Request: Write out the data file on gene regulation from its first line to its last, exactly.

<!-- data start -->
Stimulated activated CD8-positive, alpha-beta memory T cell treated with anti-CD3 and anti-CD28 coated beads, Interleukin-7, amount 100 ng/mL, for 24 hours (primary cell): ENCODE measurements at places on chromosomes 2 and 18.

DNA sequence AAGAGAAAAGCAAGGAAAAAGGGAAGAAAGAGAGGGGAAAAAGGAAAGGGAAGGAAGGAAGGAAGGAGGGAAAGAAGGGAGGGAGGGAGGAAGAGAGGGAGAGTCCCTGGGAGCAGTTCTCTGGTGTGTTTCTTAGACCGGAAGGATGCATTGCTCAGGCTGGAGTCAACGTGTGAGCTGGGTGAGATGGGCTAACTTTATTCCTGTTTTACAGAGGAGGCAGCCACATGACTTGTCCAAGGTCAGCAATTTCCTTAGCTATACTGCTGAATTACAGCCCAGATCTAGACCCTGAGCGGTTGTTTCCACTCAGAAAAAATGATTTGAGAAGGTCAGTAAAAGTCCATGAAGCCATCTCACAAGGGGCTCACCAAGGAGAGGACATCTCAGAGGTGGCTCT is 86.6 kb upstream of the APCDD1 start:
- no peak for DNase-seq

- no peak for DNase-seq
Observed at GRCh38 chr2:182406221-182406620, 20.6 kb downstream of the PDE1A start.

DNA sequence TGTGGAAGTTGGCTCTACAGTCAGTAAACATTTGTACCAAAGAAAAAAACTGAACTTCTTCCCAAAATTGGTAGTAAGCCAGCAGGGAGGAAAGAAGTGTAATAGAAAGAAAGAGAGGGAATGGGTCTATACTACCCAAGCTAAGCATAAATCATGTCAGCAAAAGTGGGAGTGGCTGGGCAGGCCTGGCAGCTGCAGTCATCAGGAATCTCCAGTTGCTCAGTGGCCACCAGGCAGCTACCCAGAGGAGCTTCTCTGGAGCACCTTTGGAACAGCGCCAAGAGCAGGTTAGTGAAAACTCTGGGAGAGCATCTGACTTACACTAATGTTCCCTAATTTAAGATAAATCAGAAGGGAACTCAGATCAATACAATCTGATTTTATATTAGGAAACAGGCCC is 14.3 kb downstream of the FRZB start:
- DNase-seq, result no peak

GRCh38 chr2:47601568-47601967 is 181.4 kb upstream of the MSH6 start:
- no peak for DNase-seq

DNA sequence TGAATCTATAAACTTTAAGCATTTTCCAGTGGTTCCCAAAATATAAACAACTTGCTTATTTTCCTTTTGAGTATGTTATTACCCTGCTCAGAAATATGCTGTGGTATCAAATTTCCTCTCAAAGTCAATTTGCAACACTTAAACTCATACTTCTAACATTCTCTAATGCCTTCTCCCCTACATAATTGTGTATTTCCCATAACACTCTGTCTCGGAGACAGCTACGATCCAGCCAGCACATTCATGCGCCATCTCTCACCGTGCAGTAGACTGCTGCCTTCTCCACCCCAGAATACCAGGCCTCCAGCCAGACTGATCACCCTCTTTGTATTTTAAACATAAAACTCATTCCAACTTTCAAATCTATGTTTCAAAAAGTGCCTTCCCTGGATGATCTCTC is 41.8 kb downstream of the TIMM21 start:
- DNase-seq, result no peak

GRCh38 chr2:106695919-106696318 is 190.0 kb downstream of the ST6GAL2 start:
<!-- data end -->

Stimulated activated CD8-positive, alpha-beta memory T cell treated with anti-CD3 and anti-CD28 coated beads, Interleukin-7, amount 100 ng/mL, for 24 hours (primary cell): ENCODE measurements at places on chromosomes 2 and 18.

DNA sequence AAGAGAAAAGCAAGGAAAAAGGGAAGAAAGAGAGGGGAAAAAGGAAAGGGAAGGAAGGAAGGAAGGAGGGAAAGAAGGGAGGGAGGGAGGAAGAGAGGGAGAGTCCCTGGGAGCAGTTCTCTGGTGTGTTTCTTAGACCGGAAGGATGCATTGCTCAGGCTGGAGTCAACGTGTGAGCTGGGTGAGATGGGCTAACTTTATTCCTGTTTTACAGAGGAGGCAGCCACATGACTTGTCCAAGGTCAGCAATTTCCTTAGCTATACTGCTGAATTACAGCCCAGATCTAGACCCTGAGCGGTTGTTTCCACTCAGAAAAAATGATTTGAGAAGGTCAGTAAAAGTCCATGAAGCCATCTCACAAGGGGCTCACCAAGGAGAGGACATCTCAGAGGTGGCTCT is 86.6 kb upstream of the APCDD1 start:
- no peak for DNase-seq

- no peak for DNase-seq
Observed at GRCh38 chr2:182406221-182406620, 20.6 kb downstream of the PDE1A start.

DNA sequence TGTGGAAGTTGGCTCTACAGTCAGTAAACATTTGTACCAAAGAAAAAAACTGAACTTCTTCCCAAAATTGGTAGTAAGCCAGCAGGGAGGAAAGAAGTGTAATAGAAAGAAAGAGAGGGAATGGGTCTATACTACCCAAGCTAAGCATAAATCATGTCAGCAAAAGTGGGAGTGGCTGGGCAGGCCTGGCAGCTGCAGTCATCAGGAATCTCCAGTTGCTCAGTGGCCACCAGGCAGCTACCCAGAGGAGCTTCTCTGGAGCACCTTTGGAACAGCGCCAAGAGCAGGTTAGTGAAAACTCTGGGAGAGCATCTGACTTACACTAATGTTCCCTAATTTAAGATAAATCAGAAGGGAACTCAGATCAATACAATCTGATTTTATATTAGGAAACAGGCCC is 14.3 kb downstream of the FRZB start:
- DNase-seq, result no peak

GRCh38 chr2:47601568-47601967 is 181.4 kb upstream of the MSH6 start:
- no peak for DNase-seq

DNA sequence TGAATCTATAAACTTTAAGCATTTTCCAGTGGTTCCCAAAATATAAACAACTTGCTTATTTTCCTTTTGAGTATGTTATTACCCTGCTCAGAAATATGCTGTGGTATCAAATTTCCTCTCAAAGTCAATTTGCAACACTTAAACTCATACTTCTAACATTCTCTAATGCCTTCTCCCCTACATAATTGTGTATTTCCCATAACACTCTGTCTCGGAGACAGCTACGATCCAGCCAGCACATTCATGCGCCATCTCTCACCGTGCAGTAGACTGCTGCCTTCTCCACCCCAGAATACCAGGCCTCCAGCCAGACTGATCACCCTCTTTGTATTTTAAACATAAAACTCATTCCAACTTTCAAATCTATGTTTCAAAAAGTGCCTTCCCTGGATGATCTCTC is 41.8 kb downstream of the TIMM21 start:
- DNase-seq, result no peak

GRCh38 chr2:106695919-106696318 is 190.0 kb downstream of the ST6GAL2 start: